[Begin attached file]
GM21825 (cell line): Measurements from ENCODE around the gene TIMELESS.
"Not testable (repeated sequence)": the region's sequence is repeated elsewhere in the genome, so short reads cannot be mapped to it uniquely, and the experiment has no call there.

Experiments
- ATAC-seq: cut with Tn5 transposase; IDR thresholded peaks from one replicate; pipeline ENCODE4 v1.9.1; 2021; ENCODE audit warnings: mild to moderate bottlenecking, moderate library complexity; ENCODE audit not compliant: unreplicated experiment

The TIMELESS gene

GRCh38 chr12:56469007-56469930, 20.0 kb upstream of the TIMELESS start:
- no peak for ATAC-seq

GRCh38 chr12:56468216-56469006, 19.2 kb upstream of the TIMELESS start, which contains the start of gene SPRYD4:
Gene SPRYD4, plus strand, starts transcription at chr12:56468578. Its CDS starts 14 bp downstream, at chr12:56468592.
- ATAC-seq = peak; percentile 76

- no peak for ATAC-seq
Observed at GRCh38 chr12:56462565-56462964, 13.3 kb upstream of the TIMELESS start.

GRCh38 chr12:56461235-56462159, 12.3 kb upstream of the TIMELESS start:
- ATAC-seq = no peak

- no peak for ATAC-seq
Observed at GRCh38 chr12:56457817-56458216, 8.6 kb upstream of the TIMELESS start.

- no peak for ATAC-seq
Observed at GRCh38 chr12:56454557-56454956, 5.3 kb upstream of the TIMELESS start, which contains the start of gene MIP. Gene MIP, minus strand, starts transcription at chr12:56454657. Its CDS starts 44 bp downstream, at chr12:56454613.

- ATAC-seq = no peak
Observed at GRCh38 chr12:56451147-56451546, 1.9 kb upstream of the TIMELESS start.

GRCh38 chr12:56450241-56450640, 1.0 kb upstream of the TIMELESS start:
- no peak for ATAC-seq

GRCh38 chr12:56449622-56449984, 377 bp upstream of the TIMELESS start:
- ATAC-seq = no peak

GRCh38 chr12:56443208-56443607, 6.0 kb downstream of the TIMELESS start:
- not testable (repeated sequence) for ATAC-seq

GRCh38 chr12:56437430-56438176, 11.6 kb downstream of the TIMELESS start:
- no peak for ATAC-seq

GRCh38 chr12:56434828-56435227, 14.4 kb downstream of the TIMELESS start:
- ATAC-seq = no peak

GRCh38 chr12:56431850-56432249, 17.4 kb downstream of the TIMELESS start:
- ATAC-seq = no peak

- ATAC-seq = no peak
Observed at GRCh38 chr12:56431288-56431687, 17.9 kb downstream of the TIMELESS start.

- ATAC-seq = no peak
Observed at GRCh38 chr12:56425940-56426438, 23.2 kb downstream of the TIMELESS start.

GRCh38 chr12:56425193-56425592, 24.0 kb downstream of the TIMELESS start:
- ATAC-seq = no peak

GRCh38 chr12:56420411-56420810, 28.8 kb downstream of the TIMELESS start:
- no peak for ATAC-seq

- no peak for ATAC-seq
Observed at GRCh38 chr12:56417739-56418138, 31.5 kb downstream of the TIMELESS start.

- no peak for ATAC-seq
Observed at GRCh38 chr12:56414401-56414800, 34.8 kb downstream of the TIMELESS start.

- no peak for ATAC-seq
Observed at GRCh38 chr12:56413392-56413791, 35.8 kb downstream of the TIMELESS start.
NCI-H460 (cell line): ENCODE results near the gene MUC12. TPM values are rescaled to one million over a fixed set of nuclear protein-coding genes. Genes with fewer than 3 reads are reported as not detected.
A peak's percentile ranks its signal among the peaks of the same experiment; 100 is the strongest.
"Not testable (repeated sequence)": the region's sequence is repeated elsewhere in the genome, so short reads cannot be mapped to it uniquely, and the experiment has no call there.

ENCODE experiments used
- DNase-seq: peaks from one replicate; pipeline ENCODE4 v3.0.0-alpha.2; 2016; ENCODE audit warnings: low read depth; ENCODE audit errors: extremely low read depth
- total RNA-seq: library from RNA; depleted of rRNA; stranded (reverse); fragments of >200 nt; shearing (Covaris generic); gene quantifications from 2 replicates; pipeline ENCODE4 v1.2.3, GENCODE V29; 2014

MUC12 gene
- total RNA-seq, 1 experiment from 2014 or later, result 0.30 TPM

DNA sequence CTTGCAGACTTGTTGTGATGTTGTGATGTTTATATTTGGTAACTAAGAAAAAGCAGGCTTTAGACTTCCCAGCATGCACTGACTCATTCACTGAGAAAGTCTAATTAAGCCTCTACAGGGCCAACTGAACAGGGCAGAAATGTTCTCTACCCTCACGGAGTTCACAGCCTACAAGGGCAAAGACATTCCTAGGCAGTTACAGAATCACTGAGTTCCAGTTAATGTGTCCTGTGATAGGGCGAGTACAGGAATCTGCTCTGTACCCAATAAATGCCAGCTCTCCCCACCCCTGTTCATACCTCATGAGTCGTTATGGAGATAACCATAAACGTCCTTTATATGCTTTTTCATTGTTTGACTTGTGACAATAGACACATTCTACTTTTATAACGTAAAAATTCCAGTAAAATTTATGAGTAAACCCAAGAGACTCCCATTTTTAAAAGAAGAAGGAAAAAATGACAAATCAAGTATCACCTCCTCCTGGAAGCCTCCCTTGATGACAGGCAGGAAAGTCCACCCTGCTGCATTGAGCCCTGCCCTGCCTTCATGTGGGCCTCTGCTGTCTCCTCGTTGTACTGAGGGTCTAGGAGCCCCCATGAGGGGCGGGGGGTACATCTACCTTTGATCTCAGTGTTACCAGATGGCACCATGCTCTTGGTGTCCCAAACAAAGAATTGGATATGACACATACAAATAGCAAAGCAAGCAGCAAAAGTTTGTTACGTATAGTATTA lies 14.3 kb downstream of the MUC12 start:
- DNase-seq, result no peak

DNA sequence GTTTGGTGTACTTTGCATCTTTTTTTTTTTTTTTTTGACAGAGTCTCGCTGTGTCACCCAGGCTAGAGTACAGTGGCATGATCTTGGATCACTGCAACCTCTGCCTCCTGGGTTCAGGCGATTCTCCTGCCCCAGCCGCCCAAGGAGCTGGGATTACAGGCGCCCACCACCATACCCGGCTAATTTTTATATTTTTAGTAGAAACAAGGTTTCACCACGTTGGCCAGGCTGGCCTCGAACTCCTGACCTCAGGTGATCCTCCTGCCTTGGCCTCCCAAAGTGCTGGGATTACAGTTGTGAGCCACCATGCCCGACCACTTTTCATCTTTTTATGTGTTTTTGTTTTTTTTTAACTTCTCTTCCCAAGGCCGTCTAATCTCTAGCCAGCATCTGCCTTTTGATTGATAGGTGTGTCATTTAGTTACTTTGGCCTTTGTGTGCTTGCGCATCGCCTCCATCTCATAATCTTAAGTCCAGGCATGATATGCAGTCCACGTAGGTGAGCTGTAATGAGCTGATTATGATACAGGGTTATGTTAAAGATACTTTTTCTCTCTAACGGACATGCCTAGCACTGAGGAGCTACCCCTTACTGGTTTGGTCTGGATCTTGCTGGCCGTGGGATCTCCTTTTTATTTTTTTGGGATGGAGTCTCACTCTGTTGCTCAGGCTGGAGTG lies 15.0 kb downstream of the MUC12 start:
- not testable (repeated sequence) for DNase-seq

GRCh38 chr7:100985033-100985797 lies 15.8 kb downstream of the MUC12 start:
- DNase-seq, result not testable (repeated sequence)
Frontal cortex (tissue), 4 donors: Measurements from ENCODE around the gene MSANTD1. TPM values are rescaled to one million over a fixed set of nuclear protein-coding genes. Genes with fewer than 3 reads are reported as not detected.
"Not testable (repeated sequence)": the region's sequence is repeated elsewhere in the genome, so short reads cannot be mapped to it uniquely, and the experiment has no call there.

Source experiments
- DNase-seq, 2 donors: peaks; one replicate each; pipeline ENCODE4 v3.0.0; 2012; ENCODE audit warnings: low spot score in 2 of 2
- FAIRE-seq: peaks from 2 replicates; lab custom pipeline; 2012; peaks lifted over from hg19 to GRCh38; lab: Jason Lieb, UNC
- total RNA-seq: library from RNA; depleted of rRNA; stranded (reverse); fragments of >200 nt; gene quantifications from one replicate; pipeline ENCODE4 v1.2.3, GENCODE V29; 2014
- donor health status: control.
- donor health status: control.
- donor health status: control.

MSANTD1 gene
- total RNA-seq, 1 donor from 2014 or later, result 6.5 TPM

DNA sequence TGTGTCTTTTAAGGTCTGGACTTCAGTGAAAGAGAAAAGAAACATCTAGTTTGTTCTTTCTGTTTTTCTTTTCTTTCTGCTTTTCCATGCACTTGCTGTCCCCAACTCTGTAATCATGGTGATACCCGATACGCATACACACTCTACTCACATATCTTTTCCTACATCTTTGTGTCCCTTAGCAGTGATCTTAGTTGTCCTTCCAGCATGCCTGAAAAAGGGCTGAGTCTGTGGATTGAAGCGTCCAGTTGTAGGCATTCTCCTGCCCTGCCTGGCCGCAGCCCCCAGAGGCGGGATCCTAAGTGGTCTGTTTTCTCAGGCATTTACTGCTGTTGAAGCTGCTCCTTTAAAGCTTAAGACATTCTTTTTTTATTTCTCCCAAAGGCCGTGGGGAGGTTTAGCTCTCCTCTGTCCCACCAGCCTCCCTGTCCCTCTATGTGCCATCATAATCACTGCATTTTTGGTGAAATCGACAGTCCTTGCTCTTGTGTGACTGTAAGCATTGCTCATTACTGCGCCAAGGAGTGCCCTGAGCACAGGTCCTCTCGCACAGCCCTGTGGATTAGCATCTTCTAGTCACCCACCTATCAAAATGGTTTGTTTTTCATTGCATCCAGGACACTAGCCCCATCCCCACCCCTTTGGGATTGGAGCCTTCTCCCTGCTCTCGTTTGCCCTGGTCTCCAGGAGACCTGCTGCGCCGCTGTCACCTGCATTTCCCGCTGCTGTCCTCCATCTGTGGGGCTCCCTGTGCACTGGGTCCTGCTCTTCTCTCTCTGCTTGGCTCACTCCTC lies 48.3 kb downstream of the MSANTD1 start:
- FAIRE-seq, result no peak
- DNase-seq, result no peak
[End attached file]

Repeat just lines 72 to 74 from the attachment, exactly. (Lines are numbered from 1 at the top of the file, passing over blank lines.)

DNA sequence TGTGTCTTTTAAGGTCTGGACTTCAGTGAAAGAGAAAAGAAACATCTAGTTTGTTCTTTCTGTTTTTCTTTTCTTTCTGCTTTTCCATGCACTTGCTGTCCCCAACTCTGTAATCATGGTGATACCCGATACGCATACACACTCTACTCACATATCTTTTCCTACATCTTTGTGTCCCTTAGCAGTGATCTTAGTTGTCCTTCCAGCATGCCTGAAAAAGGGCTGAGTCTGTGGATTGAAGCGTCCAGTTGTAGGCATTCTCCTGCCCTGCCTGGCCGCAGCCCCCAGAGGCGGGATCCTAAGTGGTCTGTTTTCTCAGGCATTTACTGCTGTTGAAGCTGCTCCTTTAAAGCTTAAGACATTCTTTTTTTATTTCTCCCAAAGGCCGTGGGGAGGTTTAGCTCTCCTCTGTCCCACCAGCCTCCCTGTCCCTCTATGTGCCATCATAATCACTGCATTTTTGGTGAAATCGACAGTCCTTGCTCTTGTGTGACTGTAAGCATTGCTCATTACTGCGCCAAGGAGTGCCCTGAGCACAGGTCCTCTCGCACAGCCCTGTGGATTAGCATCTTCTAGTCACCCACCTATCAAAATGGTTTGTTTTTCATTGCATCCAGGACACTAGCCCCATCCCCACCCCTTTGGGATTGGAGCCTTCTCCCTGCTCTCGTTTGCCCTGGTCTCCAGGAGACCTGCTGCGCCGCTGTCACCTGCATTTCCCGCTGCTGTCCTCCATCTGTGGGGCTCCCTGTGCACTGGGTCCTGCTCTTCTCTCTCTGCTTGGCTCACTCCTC lies 48.3 kb downstream of the MSANTD1 start:
- FAIRE-seq, result no peak
- DNase-seq, result no peak